Cloud computing promises increased efficiency for service providers and enterprise IT, and greater agility for users. To realize those promises, the cloud needs to be made up of large, shared pools of standardized and virtualized resources (including server, storage, and network elements). The larger the resource pool, the greater the efficiency, so scalability is key. But there is a problem. Most networks today currently don’t scale well.
Scalability is the ability to add capacity in a linear fashion without adding incremental operational complexity. The typical Ethernet backbone in the data center fails to meet that definition, because as you add more devices (physical or virtual) to the network and need to have more switches, it actually gets exponentially more complex.
Why is that?
I’ve recently blogged about the legacy tree structures that are characteristic of most data center networks today (designed for north-south traffic, not east-west) and how they introduce significant complexity and latency into the network. Let’s look closely at the inherent complexity of such structures.
THE FACTORIAL OF COMPLEXITY
Networks are challenged to keep pace with the exponential growth of devices (virtual and physical) in the data center. As the number of devices grow, so must the number of switches that interconnect those devices. Since each switch is an autonomous device, it deals with a packet on its own terms and then cooperates with other switches via shared protocols.
The complexity in managing the network is a function of the number of device interactions, not the number of devices. In fact, there is a an exponential increase in the number of interactions that occur between switches. Essentially what you have to manage is not just the number of switches in the network. You also have to manage the number of interactions in the network. Networking protocols like spanning tree, link aggregation protocols (LAGs), routing, and security rely on effective interactions between two or more switches.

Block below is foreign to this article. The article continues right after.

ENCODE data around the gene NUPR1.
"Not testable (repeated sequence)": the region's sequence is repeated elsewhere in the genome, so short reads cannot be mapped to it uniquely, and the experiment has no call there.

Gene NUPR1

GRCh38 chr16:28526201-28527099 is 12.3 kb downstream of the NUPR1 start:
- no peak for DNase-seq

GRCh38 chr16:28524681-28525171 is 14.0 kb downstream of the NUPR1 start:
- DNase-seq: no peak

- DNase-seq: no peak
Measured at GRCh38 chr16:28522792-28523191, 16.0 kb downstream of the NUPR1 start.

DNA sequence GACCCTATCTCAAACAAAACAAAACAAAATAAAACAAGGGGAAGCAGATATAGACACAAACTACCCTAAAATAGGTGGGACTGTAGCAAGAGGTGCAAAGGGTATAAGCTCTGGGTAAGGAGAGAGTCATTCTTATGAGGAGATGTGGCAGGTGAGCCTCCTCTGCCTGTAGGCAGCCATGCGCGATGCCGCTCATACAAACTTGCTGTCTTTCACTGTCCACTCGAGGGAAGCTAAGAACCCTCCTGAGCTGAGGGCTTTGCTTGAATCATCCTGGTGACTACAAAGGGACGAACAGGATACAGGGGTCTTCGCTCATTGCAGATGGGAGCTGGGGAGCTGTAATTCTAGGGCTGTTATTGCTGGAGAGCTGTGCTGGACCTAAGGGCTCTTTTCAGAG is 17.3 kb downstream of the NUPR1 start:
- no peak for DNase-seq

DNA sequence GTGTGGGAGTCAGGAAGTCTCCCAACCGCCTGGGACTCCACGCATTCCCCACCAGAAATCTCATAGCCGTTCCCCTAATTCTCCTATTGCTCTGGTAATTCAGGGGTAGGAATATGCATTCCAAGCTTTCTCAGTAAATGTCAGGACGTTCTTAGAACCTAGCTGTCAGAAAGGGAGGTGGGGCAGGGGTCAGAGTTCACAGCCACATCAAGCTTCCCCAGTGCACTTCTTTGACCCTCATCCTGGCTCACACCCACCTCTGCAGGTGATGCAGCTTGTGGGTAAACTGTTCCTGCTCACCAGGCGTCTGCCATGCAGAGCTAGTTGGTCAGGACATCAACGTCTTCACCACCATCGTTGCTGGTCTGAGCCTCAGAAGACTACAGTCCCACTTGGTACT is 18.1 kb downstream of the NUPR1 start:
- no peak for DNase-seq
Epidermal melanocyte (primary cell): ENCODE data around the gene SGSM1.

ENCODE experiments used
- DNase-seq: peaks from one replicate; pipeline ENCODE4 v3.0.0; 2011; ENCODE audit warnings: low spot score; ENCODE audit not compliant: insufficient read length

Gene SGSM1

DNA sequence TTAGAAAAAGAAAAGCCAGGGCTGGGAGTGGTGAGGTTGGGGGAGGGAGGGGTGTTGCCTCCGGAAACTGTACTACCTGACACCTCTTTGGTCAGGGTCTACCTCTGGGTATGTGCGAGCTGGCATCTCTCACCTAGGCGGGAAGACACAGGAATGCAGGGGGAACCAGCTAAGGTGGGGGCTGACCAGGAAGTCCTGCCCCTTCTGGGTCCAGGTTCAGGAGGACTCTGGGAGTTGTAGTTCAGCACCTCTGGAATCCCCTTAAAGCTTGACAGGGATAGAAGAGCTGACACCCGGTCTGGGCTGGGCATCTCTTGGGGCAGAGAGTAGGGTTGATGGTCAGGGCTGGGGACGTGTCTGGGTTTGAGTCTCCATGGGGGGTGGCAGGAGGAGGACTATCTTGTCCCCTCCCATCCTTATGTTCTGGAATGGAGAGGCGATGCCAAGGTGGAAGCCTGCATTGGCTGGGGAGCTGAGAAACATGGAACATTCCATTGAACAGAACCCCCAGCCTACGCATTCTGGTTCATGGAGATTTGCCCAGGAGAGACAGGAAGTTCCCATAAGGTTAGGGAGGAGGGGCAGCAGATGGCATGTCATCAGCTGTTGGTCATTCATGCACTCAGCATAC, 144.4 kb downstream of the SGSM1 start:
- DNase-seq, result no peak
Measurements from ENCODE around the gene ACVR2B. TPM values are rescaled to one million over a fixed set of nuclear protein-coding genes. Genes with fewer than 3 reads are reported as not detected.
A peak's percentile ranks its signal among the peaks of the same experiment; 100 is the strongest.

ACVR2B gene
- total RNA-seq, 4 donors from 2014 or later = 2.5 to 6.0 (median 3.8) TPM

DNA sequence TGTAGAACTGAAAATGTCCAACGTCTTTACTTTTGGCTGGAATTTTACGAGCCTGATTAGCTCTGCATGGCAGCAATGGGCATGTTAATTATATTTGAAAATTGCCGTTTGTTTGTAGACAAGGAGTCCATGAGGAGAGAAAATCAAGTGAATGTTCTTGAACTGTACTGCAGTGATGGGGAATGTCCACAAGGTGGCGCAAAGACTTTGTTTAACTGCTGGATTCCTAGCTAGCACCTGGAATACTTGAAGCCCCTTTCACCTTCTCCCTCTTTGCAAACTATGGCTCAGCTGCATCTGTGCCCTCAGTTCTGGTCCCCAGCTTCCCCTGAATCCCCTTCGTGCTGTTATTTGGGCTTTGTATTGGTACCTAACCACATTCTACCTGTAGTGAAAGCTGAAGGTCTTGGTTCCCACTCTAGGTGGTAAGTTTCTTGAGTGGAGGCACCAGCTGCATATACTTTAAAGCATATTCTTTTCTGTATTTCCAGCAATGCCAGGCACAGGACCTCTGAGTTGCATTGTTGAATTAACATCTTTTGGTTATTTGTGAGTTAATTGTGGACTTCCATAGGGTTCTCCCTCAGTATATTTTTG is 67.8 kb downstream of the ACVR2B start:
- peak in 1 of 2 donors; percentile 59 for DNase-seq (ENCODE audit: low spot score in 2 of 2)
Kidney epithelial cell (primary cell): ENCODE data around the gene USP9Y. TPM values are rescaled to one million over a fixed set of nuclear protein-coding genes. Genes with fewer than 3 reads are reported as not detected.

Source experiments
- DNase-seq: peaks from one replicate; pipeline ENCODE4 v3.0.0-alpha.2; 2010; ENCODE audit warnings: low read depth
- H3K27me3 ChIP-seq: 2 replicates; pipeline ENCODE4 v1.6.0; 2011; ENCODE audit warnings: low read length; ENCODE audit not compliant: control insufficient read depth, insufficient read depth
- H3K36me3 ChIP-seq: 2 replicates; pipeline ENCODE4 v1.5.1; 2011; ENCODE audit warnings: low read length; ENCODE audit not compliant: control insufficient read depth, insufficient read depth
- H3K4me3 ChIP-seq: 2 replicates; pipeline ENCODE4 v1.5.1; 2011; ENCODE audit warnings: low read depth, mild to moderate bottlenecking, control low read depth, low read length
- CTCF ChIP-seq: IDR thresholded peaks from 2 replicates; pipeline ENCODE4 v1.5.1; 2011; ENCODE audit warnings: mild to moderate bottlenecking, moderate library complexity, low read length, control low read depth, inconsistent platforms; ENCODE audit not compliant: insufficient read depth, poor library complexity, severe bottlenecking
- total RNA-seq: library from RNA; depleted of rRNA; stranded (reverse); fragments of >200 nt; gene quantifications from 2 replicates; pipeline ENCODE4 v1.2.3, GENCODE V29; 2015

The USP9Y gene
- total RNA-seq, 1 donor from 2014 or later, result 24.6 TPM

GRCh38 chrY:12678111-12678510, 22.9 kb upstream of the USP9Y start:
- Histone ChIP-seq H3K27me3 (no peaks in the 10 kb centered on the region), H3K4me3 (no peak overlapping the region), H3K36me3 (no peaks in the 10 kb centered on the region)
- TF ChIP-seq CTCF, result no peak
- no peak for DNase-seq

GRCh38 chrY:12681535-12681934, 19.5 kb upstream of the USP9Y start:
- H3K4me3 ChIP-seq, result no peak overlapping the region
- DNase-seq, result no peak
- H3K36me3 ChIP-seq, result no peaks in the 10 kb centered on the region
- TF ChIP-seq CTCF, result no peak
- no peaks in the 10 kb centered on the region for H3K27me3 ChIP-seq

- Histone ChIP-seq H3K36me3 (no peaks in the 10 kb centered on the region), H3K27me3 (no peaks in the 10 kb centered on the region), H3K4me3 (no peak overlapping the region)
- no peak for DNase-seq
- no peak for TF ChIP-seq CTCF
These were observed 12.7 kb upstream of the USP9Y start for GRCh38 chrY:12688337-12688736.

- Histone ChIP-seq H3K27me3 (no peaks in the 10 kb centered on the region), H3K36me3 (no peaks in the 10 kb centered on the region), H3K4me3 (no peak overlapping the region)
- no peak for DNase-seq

These interactions increase exponentially with each added switch. In fact it can be expressed in the formula , where i is the number of potential interactions, and n is the number of managed devices.
For example, 10 switches can generate 45 interactions. But with 100 switches the number of potential interactions increases to just under 5,000, and with 1,000 switches the number expands to 5 million.
The best way to address complexity is to eliminate the number of interactions altogether, and get the data center network to behave as a single device.
The goal is to reduce n to 1, with one device and no interactions. Is it possible? By applying the concept of a fabric, not a legacy tree structure, it is. And at Juniper, we we’re creating a single network fabric for the data center that can achieve this very objective.
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Software Solutions Division